The Sport of Speed Wine Blogging – Inspired by the events at the 2010 Wine Bloggers Conference, this post introduces a new sport to the ESPN family of channels. Wine bloggers go glass to glass through seven rounds of grueling tasting. The results are pretty frickin’ funny (and shocking).
Is Facebook Tweeting Hurting Your Business – I’ve done quite a few social media posts over the year and this one was birthed out of the annoyance of people who automatically sync their Facebook status update to twitter. In the post I explain why this type of practice could hurt business and be counter-productive to your efforts.
As this post crosses the 1500 word threshold, I’ll end with the highlights. While I’ve enjoyed the media attention (both in print and on TV), I’m particularly proud of four things:
- Being nominated for “Best New Wine Blog” – while I didn’t win (that honor goes to the fine folks at www.swirlsmellslurp.com, it was exciting to be considered.
- Being featured in the Hello Vino wine app. To be included with the talented group of writers that are featured on the app is very humbling and inspires me to step up my game with every wine review.
- Rankings. Like I said before, I’m a numbers guy and I am excited about the high rankings on sites like Wikio.com and Postrank.com. While they don’t mean a ton in the grand scheme of things, they serve as validation points that someone is reading and watching.
- The launch of Spokane Wine Magazine and the anticipated opening of Nectar Tasting Room are the greatest tangible results from starting this blog. A year ago, neither would have been possible. Today, they are reality – all because of the relationships I’ve developed over the last year.
That brings me to the reason I sit on my ass every night, often times until well past midnight, tweeting, writing, editing video, and Facebooking…YOU! I have grown to love the interaction we have. YOU are what inspires me to keep doing this. So, here is a hopefully not too cheesy, “Thank you!”
Here is to another adventurous year. Enjoy life with friends, Drink Happy.
Dennis Isip (pronounced e-sip) calls himself the Web Profit Engineer. I first met Dennis at a LaunchPadINW event here in Spokane, WA. According to Dennis’ web site, “(He) loves helping entrepreneurs overcome their challenges because he knows what it is like to struggle.” Dennis helps businesses with their internet marketing, strategy, awareness and education. Recently Dennis asked if he could interview me, saying something about a “brilliant business model.” Well, Dennis, if you say so, I think there is a fair amount of dumb luck in there.
I’ve pasted a little synopsis of the interview here to whet your appetite. I hope you’ll head over to Dennis’ site and read the summary and if you have time, listen to the interview. I tell the whole story of how I hatched this Nectar thing and where it is headed.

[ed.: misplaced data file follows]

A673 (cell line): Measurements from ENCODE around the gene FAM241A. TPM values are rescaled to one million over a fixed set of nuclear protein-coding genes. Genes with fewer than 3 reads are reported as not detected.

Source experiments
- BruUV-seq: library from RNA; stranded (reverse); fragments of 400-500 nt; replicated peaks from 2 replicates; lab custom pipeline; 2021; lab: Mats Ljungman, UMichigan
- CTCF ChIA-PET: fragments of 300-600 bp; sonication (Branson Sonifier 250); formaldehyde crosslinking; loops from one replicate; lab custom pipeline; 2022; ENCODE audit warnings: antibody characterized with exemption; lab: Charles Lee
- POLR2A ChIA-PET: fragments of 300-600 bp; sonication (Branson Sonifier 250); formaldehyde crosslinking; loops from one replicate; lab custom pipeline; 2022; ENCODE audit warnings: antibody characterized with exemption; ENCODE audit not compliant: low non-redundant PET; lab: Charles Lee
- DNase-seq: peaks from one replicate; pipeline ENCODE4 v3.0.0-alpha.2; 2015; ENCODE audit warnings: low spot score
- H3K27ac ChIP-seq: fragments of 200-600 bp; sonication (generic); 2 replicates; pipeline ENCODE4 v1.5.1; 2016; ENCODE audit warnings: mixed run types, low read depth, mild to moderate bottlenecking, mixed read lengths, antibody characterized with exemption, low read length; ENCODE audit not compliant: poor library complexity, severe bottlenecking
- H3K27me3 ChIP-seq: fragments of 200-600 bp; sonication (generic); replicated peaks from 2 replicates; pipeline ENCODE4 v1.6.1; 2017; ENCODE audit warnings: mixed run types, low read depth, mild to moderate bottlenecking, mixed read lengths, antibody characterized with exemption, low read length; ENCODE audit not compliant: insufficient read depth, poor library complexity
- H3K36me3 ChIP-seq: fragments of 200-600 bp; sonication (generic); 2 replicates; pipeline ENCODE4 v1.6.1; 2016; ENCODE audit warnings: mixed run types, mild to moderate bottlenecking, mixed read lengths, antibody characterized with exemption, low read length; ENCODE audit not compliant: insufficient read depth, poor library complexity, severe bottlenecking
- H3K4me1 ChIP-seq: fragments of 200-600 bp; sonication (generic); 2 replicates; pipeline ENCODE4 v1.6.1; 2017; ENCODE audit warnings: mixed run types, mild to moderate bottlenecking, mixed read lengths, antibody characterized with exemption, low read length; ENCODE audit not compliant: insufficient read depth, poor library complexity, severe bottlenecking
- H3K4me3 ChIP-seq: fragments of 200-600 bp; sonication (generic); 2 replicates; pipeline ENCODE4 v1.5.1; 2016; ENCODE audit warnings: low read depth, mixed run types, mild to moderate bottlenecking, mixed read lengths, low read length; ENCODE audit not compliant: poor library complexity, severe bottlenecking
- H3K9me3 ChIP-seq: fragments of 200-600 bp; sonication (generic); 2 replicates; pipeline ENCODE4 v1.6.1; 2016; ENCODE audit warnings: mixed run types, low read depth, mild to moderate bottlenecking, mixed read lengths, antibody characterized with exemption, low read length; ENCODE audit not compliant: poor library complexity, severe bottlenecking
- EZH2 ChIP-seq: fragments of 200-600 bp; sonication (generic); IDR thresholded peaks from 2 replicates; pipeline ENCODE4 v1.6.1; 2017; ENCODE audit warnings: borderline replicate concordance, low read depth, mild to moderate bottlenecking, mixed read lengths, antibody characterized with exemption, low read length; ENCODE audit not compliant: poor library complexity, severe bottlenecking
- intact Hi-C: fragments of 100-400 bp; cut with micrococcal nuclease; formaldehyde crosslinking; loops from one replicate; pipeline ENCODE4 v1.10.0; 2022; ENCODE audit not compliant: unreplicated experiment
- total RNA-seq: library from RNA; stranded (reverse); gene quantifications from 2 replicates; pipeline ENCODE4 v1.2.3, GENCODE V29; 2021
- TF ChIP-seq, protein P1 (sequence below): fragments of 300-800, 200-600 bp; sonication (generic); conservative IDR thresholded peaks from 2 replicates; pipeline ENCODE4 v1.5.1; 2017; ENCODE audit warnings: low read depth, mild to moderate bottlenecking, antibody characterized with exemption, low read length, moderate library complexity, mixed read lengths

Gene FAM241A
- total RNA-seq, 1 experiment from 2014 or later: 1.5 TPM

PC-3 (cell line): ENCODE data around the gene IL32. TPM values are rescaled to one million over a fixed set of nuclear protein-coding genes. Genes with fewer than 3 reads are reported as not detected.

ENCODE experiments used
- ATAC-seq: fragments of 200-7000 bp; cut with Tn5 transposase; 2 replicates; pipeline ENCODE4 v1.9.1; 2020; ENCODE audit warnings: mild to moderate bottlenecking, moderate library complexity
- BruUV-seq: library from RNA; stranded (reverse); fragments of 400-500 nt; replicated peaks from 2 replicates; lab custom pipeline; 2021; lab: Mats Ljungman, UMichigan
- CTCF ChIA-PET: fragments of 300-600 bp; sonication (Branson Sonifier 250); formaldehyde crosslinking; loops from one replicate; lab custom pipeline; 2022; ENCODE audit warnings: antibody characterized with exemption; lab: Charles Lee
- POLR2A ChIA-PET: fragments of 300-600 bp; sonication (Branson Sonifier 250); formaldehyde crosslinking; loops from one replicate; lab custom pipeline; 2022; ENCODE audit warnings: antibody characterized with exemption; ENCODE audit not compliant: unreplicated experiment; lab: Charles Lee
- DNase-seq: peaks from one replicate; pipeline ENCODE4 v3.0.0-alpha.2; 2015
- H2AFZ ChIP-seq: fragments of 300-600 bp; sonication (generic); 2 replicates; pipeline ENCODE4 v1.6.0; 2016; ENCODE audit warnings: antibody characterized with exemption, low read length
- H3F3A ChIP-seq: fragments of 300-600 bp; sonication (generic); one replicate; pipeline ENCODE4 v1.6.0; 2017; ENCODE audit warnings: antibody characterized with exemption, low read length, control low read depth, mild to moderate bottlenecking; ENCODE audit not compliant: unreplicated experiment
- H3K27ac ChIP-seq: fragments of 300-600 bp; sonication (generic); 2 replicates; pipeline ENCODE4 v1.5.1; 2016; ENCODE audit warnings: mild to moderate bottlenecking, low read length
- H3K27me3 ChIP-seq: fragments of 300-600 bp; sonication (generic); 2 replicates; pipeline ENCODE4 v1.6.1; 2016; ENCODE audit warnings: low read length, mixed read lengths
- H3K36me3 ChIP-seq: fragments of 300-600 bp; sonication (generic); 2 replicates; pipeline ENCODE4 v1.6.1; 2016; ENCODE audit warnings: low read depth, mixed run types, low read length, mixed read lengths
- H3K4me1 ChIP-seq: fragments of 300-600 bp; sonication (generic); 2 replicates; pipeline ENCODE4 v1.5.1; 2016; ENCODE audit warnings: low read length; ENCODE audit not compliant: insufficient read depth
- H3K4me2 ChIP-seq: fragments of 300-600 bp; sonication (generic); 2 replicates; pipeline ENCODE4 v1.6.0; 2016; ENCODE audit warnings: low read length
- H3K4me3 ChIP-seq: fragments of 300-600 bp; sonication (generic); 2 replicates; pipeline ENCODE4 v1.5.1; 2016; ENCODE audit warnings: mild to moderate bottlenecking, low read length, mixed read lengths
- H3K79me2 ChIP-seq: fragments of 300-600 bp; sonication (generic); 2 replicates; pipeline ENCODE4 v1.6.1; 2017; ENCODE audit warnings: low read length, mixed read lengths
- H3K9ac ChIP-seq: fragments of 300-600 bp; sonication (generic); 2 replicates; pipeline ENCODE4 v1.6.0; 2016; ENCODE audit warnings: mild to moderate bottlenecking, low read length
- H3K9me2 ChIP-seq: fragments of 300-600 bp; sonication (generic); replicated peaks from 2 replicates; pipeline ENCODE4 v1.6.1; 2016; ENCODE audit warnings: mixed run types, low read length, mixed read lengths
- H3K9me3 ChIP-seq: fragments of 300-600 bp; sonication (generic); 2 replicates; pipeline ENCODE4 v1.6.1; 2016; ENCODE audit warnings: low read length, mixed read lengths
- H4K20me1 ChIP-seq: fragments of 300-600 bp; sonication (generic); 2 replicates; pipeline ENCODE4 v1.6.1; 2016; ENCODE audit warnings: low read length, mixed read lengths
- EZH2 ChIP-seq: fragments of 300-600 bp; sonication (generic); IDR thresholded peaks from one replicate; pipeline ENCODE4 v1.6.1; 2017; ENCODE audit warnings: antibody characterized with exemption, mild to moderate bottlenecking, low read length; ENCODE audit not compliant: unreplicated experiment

An Interview With Dennis Isip, the Web Profit Engineer
AT&T, Twitter and Domino’s all have something in common with Josh Wade.
But before we get in to that, let’s talk about their differences first.
- AT&T has horrible customer service (you can check Consumer Reports, but I also have my own ‘inside sources’).
- Twitter still doesn’t really have a solid business plan; i.e. it doesn’t know what it wants to be when it grows up.
- Domino’s Pizza was started with just $500 (business success does not necessarily require a lot of start-up capital).
- Josh Wade – well, who is he? Just a few months ago, he didn’t really have any business at all.
Now let’s look at what’s behind that one common thing that their respective competitors are jealous about…
Visit Dennis’ site for the full article
28 Oct 2010
Do you have a smart phone? Neilson studies show that 21% of Americans currently use the iPhone, Droid, Palm, and Blackberry devices, and by December 2011, that number will jump to 50%. In just a few short months 1 out of every 2 cell phone users will be Facebooking, Tweeting, Four Squaring, mobile information junkies.
The change in the way people consume information and interact with each other is happening at an alarming rate. The implications and opportunities for businesses are staggering, and while I’d love to tackle those, this is a wine blog, what does all this mobility mean for the general wine consumer? The accessibility to information means that consumers are less likely to be ignorant or uninformed. The information they need is at their fingertips. From how to fillet a fish, intubate a patient, drive from Needles, CA to Winslow AZ, or pick the right wine with your seared sea bass, the information is available…now, wherever you are.
There are lots of mobile wine applications. A quick search on my Blackberry App World shows only a dozen or so, but search results on Apples app store return over well over 20. Since I don’t own an iPhone, this isn’t a review of these apps, it’s a recommendation of one specific app. For month’s Hello Vino has been the go to wine app for iPhone users. With over 500,000 wine recommendations every month, Hello Vino is among the top wine apps around. Recently, they introduced the launch of their app on the powerful Android system.